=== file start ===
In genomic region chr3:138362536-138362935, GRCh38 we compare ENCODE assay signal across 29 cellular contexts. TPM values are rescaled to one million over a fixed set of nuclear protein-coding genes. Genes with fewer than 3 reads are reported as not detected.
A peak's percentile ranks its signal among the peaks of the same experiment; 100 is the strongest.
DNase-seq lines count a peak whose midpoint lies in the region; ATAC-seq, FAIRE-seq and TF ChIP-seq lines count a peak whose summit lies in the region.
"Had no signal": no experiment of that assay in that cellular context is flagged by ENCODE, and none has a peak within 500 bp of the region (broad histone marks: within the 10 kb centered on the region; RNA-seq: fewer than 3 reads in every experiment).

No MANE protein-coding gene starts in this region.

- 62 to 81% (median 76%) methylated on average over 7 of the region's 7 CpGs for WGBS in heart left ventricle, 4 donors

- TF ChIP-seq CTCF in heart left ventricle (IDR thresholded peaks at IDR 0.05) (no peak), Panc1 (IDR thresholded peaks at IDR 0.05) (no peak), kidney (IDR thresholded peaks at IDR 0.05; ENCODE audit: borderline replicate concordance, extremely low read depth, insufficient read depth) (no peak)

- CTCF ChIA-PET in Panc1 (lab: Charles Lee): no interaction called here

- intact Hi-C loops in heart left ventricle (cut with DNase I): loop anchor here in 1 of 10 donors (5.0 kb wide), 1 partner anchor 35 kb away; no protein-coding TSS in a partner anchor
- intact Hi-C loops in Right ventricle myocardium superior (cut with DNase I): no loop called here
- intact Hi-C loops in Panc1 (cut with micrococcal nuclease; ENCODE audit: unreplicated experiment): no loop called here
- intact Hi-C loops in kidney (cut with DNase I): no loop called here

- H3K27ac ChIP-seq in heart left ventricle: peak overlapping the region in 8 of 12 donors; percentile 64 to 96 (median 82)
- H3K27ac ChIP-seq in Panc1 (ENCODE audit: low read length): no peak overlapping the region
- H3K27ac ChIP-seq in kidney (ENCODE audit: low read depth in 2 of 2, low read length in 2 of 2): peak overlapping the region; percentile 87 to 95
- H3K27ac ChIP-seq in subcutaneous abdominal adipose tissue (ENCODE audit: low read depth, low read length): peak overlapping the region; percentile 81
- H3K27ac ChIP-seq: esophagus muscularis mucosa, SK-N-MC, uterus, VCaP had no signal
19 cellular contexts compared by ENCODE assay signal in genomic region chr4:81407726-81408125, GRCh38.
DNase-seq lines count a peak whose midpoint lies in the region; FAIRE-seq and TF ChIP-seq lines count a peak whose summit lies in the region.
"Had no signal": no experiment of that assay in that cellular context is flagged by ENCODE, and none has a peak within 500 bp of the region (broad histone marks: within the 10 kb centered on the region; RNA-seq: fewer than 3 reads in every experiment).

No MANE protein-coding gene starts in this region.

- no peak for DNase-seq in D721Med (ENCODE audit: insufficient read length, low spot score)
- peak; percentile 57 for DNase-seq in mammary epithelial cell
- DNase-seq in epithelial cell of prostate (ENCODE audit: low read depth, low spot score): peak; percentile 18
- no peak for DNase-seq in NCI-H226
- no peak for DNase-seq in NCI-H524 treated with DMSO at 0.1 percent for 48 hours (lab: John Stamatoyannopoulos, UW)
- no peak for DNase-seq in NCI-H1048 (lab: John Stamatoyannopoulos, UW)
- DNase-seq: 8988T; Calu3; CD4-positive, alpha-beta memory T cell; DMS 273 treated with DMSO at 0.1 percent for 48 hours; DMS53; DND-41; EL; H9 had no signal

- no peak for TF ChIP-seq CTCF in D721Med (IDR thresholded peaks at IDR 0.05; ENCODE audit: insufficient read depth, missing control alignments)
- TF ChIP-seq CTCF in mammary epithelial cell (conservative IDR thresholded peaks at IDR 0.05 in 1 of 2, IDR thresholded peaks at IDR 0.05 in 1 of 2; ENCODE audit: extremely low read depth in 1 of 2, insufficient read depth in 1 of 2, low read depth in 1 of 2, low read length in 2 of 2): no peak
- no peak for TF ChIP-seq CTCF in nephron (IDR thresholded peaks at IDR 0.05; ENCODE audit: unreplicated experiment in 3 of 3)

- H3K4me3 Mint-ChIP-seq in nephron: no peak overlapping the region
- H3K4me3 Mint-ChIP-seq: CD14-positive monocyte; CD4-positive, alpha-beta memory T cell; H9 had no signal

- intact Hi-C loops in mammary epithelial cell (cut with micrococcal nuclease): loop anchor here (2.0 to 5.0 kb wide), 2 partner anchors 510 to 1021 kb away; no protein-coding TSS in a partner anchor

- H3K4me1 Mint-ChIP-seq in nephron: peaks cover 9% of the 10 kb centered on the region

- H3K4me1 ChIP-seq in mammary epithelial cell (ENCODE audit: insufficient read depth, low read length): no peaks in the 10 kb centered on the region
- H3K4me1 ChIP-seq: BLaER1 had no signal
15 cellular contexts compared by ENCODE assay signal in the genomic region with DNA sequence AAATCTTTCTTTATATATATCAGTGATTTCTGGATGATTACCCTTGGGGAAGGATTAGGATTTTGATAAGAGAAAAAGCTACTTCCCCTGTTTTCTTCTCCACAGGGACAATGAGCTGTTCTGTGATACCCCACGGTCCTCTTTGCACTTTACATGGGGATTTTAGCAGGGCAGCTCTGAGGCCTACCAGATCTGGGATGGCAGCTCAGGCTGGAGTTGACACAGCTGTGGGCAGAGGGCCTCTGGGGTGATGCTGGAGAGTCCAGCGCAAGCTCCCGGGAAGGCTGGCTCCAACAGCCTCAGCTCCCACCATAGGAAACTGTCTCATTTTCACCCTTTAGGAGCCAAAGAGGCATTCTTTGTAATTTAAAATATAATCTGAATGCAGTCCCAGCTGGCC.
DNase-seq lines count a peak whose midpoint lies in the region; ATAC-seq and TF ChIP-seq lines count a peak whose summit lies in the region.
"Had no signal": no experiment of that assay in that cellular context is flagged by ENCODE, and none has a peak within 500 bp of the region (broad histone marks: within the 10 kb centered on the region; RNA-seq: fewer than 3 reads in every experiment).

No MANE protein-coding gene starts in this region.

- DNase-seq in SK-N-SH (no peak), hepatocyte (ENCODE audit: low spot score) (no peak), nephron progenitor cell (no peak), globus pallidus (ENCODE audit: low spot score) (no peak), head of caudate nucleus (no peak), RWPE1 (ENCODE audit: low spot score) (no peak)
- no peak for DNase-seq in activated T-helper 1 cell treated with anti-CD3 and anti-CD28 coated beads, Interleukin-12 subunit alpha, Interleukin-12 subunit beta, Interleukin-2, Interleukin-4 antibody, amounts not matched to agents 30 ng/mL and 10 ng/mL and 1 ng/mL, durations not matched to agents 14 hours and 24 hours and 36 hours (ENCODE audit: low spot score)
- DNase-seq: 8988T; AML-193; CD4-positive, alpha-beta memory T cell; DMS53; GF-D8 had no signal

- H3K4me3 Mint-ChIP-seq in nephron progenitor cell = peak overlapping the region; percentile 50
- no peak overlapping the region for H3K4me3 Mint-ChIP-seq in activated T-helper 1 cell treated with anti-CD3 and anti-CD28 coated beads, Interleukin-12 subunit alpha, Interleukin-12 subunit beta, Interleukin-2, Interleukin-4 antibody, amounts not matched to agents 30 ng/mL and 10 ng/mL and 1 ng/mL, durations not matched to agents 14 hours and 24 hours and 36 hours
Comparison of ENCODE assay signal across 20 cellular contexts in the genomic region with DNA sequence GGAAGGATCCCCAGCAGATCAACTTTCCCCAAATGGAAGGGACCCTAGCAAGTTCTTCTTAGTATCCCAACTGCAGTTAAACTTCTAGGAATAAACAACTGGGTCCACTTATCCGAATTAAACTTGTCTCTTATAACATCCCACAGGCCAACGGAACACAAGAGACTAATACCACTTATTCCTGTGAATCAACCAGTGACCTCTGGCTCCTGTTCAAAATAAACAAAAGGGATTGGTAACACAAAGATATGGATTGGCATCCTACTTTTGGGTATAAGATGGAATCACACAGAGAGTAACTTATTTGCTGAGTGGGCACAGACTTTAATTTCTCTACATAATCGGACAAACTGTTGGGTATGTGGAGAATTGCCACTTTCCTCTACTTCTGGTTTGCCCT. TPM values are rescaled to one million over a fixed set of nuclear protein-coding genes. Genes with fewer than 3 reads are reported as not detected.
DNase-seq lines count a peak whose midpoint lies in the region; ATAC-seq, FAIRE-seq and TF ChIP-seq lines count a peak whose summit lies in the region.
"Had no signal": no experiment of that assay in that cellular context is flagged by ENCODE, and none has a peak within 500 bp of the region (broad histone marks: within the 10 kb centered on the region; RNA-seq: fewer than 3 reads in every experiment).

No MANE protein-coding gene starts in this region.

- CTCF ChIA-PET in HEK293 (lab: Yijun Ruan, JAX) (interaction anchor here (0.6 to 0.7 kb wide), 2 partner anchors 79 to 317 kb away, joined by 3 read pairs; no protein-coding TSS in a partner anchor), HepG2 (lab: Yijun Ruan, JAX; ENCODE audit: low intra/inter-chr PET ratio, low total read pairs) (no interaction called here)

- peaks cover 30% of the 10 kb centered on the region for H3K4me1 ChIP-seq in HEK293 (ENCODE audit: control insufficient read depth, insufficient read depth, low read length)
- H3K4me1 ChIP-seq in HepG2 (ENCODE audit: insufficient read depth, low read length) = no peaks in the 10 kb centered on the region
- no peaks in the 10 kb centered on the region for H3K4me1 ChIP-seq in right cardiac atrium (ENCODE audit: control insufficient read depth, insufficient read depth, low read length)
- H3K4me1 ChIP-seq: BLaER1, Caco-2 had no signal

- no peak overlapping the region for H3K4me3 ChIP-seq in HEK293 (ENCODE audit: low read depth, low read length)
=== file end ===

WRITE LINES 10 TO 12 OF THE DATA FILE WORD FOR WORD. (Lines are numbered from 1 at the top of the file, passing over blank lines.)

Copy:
- intact Hi-C loops in Right ventricle myocardium superior (cut with DNase I): no loop called here
- intact Hi-C loops in Panc1 (cut with micrococcal nuclease; ENCODE audit: unreplicated experiment): no loop called here
- intact Hi-C loops in kidney (cut with DNase I): no loop called here